Dr Nicole Vidal (Queen Margaret University) as Principal Investigator for “Refugee and asylum-seeker experiences, trust and confidence with Police Scotland” which will collaborate with third sector organisations that provide psychological support to refugees and asylum seekers with the aim of building an understanding of the quantity and quality of refugees’ social networks and their role in influencing engagement with the police.

Dr Liz Aston, Director of the Scottish Institute for Policing Research which will administer these grants, stated:

“The projects funded through the Seldom Heard Community scheme will explore some of the most pressing issues facing police-community relationships today. While the research will explore Scottish experiences and examples, they represent challenges being faced globally within policing. There is enormous potential for these projects to impact current policing policies and practices, and SIPR is looking forward to working with all five teams to support this wherever possible.”

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Seldom Heard Voices: Community Impact Event 


In 2021, SIPR, Police Scotland and Scottish Police Authority funded 5 grants to support research into ‘Seldom Heard’ communities. On Wednesday 26th April, we hosted a collaborative event to present the final research projects to an audience of academics, community members, NGO members, and Police Scotland staff and serving officers. First up, Kirsty Forrester from Dundee City Council and Dr Jonathan Mendel from the University of Dundee discussed their collaborative research with BAME communities and serving officers, highlighting the need for trust. Second, Dr Andrew Williams from St. Andrews and Inspector Jason Peter from the Scottish Violence Reduction Unit presented their ‘Photovoice’ Project which aimed to encourage young people in areas of inequality to engage with their community by taking pictures. Third, Dr Julie Berg and Emily Mann from University of Glasgow and University of Edinburgh respectively presented their project’ Accounting for Complexities: an Intersectional Approach to Enhancing Police Practitioner Accountability, Legitimacy & Sustainable Reform’. Fourth, Professor James Moir and Dr Corinne Jola from Abertay University focus on the topic of empathy with LGBT youth who are care experienced or are from other disadvantaged background. Finally, Bryony Nisbet from Queen Margaret University presented her and Dr Nicole Vidal’s research into refugee and asylum-seeker experiences, trust and confidence with Police Scotland. Following the presentations, representatives from Police Scotland and the Scottish Police Authority were invited to reflect on the findings and recommendations, and to provide assurances of the SPA and Police Scotland’s ongoing commitment to the communities and the issues raised. Assistant Chief Constable Emma Bond, said: “This important research underlines our commitment to listening to all our communities so we can continually improve how we represent, reflect and serve them. “Providing every citizen with a just and effective police service is fundamental to policing legitimacy and to our ability to keep people safe. “A great strength of Police Scotland is that our officers and staff are drawn from different backgrounds and experiences. What unites us is our shared and non-negotiable set of values – integrity, fairness, respect and a commitment to upholding human rights. “I am grateful to everyone who contributed to this work and we are already considering the recommendations made so that we can continue to design our services to best meet the needs of our communities.” Tom Halpin from the Scottish Police Authority said “The Authority is committed to policing in the public interest, to do that we must understand public views, opinions, and concerns. The research published today will allow us to gain more insight into where to target our activity and attention to ensure we build the strongest relationships we can with all communities in Scotland.” SIPR Director Liz Aston underlined SIPR’s commitment stating that “SIPR will continue to support the dissemination of these important research findings in order to ensure that they impact policing policy and practice”. SIPR hopes to continue to support research into Seldom Heard Communities.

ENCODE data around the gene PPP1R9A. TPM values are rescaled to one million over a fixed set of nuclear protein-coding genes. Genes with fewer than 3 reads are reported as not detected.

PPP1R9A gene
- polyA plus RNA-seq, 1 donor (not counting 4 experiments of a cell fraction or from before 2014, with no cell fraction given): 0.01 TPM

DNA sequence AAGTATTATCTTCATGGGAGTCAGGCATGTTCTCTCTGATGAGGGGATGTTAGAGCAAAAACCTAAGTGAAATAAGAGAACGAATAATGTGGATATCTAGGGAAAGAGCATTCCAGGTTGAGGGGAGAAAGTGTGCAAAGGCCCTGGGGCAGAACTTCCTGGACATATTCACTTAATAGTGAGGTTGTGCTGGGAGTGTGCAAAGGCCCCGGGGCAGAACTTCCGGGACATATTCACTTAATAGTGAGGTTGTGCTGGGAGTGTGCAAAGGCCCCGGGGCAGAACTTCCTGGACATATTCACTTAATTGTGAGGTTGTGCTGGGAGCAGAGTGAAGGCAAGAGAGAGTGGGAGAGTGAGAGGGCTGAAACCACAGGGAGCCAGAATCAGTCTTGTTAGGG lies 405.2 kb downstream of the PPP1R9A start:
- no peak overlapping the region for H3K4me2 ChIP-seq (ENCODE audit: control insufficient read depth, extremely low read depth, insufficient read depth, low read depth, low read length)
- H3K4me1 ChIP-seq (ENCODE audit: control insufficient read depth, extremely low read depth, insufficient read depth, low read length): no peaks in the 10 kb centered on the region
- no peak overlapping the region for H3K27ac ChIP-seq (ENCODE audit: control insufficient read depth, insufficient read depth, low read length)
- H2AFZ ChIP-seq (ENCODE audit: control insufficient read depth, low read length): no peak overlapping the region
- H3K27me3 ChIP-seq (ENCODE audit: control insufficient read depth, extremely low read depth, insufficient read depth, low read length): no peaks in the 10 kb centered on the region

After seven years as a SIPR Associate Director, Professor Denise Martin has made the difficult decision to step down.

SIPR Associate Director


Following Professor Denise Martin’s decision to step down from her role as SIPR Associate Director and lead of the Education and Leadership network, SIPR is now inviting applications from prospective candidates to take on this role.